After a break, the meeting resumed at 10a.m. and the court opened up to visitor and public comments. Bruce Alexander, Superintendent of East Medina Water (EMSUD) and Current Vice President of the Texas Rural Water Association, stepped up to represent East Medina and rural water systems.
“I’m here today to make a request for the Commissioners of Medina County to consider the release of some of the rescue funds…earmarked, designated for water waste monitoring projects,” Alexander said.
Alexander told the court that the money would be used for emergency situations such as the Texas Freeze in February.
“I’m here asking for a portion of those funds to be divided to all the water systems, to fund emergency generators, emergency improvements, to avoid widespread water outages and like the events of February,” Alexander said.
According to Alexander, rural water systems provide services to more than 10,000 accounts, representing more than 35,000 residents of Medina County and more than half of the county. This money would also be used to help with costs of infrastructure needed to meet the needs of the rural communities in Medina County and to support their staff and loss of operations experienced during COVID-19.
“Everyone knows, as most people know, that most counties in the states received response from the federal support fund plan that was passed at one point in March. Most counties got funding, most cities got funding, but as rural water systems we have to look to the counties to request money,” Alexander said.
The County Judge invited Alexander to put something together and meet with him to come up with a potential solution.
Public Improvement Districts
Closing to public comment, the meeting resumed with the approval of several PIDs, Public Improvement Districts. A PID is when properties come together in a city or county to provide additional services and improvements to a district such as street cleaning and promotion. To help pay for these added services, the city or county charges the property owners of that district an extra tax assessment.
The approvals were for the Orders of an Annual Service Plan and an Assessment Plan relating to Potranco Acres Public Improvement District, Potranco Oaks Public Improvement District Number One, Potranco Ranch Public Improvement District Number One, Potranco Ranch Public Improvement District Number Two, and the Enclave at Potranco Gardens Public Improvement District Number One.
The motion to approve of the resolution approving and authorizing publication of Notice of Public Hearing regarding the possible creation of Tally Ho Public Improvement District Number One was also taken in this discussion. McCall, Parkhurt & Horton LLP Clay Binford represented the County in this discussion and further explained the reason for bringing the Tally Ho Project to the court that day.
“We’ve received a petition from the developers of an apartment property in…a development project based on a petition for a public improvement district,” Binford said.
The Tally Ho Project currently plans to have 800 units, using 228 acres off of Co Road 211.
“This is not an approval of anything, other than the acceptance of the petition, finding that the administration has completed and authorized the publication of a public hearing that we’re planning on having on the second commissioners meeting in October, the 21st,” Binford said.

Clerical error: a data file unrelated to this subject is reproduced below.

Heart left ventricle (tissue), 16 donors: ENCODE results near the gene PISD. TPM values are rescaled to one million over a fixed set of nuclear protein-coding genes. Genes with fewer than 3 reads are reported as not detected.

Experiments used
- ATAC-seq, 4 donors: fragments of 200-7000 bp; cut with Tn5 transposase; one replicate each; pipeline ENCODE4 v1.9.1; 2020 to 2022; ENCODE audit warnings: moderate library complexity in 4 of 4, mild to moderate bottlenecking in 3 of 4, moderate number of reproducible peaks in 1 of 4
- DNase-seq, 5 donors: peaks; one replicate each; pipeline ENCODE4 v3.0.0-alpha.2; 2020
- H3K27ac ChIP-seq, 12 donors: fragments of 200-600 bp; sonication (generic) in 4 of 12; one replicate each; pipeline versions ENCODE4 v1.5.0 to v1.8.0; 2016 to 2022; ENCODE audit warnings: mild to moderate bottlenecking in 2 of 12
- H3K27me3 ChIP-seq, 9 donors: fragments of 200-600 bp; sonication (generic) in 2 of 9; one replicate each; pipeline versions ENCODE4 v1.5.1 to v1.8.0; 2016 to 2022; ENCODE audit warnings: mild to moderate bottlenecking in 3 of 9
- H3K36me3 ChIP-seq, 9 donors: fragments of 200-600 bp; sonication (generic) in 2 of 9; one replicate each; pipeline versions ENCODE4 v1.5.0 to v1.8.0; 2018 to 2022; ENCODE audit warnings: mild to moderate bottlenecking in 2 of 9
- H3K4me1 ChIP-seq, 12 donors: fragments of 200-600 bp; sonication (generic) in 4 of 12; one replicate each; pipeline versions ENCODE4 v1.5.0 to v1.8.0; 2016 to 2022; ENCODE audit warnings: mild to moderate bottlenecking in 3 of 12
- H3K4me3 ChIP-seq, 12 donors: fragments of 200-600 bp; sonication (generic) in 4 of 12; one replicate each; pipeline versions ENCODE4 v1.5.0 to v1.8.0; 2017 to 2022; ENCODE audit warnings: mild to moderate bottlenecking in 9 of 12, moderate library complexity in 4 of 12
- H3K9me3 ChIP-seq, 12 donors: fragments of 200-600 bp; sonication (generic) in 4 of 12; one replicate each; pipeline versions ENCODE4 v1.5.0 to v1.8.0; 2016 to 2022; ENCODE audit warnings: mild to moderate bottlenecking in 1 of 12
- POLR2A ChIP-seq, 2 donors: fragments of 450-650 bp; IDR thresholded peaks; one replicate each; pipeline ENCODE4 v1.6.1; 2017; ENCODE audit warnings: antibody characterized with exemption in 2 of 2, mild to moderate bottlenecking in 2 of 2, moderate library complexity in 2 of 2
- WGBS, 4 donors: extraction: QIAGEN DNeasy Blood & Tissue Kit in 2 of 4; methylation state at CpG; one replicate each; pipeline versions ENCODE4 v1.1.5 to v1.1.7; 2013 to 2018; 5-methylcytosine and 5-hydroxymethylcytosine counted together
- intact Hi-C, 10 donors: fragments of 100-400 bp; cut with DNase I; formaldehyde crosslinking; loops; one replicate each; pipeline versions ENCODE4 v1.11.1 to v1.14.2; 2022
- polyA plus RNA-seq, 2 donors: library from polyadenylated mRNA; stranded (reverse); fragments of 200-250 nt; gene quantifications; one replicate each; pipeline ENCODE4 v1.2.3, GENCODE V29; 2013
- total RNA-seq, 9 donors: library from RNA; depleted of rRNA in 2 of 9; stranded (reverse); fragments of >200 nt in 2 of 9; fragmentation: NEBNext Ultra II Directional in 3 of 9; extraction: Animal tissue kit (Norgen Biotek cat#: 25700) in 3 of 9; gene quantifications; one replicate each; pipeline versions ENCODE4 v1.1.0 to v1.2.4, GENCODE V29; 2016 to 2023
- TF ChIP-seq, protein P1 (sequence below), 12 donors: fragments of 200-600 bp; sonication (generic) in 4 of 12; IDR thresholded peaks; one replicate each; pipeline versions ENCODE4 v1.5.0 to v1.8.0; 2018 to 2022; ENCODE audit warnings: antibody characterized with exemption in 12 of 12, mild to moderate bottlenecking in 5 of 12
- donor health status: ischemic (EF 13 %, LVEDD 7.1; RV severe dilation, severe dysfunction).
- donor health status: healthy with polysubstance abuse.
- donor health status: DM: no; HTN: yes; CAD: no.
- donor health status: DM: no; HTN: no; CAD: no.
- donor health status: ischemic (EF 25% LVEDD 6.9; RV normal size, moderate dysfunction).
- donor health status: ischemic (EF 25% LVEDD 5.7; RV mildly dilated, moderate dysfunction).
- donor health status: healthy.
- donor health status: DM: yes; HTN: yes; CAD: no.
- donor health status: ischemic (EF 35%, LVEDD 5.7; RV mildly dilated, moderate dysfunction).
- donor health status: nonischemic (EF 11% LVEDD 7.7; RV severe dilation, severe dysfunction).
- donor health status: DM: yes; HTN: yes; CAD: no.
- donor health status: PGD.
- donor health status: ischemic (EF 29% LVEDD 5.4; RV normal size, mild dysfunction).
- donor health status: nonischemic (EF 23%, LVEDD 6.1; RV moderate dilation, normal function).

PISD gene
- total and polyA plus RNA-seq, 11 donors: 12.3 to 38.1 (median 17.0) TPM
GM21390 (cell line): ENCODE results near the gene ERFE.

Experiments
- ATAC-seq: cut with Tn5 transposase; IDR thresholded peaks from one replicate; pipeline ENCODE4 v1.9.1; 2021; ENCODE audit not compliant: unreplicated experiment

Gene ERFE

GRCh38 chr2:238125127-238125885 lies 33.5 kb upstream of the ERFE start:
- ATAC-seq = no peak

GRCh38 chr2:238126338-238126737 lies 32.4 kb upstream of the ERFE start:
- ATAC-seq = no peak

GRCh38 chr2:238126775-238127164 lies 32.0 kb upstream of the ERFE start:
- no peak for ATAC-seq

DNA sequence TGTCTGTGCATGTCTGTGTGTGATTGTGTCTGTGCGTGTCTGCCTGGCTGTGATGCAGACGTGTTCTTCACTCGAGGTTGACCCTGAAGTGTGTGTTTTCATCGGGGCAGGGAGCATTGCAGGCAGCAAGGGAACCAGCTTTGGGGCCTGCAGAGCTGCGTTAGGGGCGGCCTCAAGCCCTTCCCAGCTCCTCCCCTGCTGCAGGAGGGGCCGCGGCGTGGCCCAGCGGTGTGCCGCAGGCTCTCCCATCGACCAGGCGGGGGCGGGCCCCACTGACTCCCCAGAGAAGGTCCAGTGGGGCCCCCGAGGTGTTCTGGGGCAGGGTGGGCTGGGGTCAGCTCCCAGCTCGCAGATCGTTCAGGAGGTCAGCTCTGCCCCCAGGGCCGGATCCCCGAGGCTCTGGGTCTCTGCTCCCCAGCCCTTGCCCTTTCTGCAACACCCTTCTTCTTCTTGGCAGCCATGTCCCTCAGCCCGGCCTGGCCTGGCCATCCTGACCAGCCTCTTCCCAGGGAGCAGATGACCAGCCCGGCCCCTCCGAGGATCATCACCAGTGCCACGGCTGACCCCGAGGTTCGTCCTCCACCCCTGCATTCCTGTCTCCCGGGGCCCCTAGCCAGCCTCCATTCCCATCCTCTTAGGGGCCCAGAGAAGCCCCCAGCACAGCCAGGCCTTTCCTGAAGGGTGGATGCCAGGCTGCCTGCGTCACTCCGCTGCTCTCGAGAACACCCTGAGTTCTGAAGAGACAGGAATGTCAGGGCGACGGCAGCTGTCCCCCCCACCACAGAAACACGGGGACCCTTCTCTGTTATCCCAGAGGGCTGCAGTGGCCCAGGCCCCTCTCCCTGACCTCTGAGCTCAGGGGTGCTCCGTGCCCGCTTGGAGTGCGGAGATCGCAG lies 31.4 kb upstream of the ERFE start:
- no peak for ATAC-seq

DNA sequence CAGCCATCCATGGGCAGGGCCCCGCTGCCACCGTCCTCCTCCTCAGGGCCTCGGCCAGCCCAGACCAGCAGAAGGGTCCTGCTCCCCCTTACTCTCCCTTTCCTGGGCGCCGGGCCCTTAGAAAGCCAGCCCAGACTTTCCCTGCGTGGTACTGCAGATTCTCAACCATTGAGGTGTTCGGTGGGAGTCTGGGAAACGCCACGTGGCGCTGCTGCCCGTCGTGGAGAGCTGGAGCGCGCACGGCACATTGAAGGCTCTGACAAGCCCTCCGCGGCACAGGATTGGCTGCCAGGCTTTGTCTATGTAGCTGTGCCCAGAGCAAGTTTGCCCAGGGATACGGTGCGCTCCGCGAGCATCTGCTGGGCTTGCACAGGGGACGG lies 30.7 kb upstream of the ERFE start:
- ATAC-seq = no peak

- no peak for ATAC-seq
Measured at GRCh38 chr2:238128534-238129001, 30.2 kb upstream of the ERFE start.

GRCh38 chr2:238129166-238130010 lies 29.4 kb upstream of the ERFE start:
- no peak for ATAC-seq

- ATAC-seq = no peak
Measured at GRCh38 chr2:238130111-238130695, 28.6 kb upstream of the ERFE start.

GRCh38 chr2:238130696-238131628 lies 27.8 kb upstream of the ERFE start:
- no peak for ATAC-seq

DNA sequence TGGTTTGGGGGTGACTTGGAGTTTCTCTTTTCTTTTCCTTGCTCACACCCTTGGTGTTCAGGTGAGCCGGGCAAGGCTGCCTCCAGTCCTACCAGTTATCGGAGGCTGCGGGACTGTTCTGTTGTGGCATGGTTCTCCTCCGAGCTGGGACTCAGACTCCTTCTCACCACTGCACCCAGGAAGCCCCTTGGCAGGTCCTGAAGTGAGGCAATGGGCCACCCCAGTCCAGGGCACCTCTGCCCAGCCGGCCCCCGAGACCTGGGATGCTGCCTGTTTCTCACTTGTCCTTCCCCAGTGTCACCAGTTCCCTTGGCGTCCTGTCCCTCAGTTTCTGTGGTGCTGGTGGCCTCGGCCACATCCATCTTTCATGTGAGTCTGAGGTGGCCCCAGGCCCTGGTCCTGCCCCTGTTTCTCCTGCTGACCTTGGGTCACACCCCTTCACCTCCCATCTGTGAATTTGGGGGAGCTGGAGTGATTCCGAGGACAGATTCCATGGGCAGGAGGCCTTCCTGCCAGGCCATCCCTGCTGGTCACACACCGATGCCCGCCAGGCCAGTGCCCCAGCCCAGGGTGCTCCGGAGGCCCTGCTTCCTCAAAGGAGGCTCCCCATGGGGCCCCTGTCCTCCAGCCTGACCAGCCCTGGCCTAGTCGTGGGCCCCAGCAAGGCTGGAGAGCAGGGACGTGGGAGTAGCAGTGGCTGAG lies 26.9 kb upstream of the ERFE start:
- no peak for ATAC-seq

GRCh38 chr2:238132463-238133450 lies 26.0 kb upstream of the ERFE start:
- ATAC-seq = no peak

Special Road Tax for Precinct 2 Castroville area
The order for adopting the 2021 Medina County Pct. 2 Special Road Tax Rate was also passed, stating Medina County will be officially adopting a tax rate of $0.0500 cents.
“Since this road tax has been taken into effect and that’s been about five or six years ago…we have paved 85 miles of road, and it’s going on six years,” Commissioner Sittre said. “I’ve got four more miles of road, of unpaved road to pave. Then we’ll start over after that, start tearing up some of the bad old ones, and we have a few, we just bought the equipment. And I’m assuring you your money is being spent on roads and precinct buildings.”
Voting machine mandate
The possible action on quotes for voter equipment upgrade was tabled due to an absence of a key speaker. This is regarding a mandate that is unfunded for an extra voting machine that counts votes and costs around $380,000.
“Of course we’ve got some grant money and we’re going to get more grant money,” Commissioner Lynch said.
Meeting chair appointed
The court discussed and designated Commissioner Lynch to chair the meeting in the Judge’s absence.
Amanda Park-New subdivision
The court made a preliminary approval of Amanda Park Subdivision; located in Precinct 2 off of CR 381 with BGE, Inc. Engineer Omar Rodriguez representing the company to discuss the plan with the court.
“This is something brand new to Medina County,” Commissioner Sittre said. “These are all town homes. There are 120 units and there are 2 homes in each one. It’s sitting on 12 acres of property.”
Sittre explained that this is only a preliminary construction plan but they have been working on this plan for a year and that BGE, Inc. is currently going through the motion of getting a sewer hooked up. The plan sees the townhomes running through the school district on the west and getting an acceleration lane.
“This thing is going to be a tremendous asset to the county. I think it’s something in the area that we definitely needed. We do not have anything like it in Medina County,” Commissioner Sittre said.
There was no Executive Session and due to lack of sealed bids, the construction of a 120’ X 120’ engineered metal storage building to be placed at the Sheriff’s Office storage/animal control lot, and it was moved to the next agenda.
New subdivision on Calame Store Rd
There was no motion taken on the agenda item to approve, vacate and replat preliminary Tract 2 out of Lot 8 for a new subdivision proposed outside Devine at 2507 County Road 5710. This is located in precinct 4.
Commissioner Beck stated that the subdivision developers want to build across from Calame store, which is possibly in the flood plain. He stated it was not and will not be approved until the necessary steps have been taken. The preliminary plan includes 4 tracts (1.2 acres each) and another 5.972 acres of land.
By Christian Toler
News Correspondent